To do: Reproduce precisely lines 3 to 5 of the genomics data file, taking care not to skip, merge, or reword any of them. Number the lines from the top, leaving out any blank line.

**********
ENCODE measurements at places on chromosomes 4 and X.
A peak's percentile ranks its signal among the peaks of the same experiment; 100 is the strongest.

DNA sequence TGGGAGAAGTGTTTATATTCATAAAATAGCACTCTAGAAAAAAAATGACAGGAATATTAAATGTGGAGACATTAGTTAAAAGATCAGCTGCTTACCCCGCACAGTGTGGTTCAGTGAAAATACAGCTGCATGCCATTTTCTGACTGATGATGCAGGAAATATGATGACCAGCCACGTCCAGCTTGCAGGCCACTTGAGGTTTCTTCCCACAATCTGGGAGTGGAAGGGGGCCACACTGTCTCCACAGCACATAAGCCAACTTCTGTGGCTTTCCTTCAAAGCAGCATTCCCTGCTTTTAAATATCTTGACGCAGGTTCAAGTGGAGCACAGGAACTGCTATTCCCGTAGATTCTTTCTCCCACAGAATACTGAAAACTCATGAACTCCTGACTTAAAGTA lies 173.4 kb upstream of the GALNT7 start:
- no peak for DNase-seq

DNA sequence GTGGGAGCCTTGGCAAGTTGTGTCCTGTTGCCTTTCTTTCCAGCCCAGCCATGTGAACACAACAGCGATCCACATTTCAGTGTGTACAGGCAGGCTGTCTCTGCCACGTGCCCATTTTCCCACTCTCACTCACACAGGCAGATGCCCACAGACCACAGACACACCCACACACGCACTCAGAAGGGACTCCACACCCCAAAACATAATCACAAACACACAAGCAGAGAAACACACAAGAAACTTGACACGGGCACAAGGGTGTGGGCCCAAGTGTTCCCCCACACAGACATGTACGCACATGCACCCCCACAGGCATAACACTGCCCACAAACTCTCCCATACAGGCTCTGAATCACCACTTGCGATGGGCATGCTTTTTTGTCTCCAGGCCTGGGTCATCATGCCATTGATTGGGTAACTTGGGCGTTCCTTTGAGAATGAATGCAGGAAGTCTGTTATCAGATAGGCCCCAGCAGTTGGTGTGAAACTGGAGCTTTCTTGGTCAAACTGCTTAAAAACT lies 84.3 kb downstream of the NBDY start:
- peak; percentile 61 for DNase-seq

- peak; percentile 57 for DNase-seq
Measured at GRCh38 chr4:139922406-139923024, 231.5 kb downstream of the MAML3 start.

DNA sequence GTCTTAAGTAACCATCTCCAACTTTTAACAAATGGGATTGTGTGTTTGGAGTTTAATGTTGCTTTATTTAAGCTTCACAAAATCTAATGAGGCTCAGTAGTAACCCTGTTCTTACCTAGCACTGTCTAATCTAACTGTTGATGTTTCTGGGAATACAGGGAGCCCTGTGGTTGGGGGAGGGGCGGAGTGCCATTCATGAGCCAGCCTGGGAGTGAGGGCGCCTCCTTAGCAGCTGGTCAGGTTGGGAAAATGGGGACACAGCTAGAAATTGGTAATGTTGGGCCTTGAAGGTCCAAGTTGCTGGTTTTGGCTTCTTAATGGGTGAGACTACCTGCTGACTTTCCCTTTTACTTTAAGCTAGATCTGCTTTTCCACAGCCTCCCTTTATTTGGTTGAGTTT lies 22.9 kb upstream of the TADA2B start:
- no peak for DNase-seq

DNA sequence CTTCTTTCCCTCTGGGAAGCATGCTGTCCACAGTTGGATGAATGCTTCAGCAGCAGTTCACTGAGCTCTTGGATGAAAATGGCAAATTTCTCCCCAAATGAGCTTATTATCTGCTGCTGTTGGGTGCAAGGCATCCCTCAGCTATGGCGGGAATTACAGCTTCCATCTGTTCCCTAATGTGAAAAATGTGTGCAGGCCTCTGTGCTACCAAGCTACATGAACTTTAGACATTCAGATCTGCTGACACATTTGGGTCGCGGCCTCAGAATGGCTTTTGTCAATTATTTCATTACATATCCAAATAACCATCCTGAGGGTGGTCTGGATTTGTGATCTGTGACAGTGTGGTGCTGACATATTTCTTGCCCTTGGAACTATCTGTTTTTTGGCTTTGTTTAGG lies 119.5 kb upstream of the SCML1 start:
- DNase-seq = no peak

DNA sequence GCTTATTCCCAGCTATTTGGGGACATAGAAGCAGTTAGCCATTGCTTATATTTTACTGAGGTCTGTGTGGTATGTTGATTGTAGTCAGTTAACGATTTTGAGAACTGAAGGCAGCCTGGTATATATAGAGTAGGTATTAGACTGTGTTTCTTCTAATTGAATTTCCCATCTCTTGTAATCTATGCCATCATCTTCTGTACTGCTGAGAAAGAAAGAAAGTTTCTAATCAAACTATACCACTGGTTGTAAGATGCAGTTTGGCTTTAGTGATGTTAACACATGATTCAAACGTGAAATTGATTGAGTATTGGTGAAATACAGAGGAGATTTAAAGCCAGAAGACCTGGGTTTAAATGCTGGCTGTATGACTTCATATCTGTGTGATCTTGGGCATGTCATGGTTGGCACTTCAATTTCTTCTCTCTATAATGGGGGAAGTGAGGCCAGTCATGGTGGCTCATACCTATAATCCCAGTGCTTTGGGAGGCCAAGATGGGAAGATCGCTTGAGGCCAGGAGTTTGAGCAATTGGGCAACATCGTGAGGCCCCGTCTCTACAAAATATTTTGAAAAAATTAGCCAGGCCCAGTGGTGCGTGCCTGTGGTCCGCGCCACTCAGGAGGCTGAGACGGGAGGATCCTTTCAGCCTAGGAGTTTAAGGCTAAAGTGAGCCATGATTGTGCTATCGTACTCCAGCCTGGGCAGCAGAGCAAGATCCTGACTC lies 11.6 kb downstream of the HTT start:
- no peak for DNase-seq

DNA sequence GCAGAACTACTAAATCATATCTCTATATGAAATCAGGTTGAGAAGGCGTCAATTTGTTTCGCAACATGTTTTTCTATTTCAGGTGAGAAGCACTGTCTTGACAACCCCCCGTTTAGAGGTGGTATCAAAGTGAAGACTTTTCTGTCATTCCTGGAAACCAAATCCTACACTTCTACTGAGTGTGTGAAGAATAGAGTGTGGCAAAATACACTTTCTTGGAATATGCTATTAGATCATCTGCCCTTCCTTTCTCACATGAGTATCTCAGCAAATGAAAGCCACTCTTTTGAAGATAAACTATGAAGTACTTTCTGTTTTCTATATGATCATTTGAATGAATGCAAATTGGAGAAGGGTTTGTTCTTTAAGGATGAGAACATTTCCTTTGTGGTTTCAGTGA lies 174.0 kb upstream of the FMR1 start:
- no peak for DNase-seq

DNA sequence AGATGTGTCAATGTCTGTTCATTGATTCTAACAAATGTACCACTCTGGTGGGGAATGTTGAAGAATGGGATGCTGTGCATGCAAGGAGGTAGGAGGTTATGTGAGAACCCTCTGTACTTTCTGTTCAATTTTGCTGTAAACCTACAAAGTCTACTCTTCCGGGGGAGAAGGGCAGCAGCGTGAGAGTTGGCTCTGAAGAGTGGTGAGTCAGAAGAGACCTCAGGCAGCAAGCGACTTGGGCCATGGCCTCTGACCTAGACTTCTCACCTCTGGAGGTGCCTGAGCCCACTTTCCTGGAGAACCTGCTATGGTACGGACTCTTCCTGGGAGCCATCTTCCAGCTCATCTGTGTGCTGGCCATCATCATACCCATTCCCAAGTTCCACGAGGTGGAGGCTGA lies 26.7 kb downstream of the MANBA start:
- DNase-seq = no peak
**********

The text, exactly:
DNA sequence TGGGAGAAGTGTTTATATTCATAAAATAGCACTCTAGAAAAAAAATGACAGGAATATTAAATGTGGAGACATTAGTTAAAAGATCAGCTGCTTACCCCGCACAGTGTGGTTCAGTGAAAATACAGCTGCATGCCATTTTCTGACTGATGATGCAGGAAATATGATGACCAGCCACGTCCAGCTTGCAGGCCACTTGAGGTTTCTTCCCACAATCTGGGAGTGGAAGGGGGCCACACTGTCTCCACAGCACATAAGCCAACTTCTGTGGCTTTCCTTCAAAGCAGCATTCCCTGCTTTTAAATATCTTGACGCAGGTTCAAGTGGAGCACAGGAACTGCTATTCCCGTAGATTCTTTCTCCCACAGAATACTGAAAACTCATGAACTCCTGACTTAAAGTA lies 173.4 kb upstream of the GALNT7 start:
- no peak for DNase-seq

DNA sequence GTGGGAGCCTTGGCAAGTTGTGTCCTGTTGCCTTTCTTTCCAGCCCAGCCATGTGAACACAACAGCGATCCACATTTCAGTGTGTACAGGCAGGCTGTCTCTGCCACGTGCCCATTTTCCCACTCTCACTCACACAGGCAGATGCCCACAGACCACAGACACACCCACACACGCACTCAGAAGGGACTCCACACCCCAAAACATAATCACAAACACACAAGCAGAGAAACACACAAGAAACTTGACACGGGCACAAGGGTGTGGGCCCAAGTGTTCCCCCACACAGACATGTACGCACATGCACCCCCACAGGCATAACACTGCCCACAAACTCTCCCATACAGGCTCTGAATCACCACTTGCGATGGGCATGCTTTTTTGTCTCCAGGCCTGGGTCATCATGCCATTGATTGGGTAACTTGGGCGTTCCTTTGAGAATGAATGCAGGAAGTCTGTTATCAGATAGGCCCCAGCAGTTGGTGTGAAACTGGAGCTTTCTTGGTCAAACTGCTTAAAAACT lies 84.3 kb downstream of the NBDY start: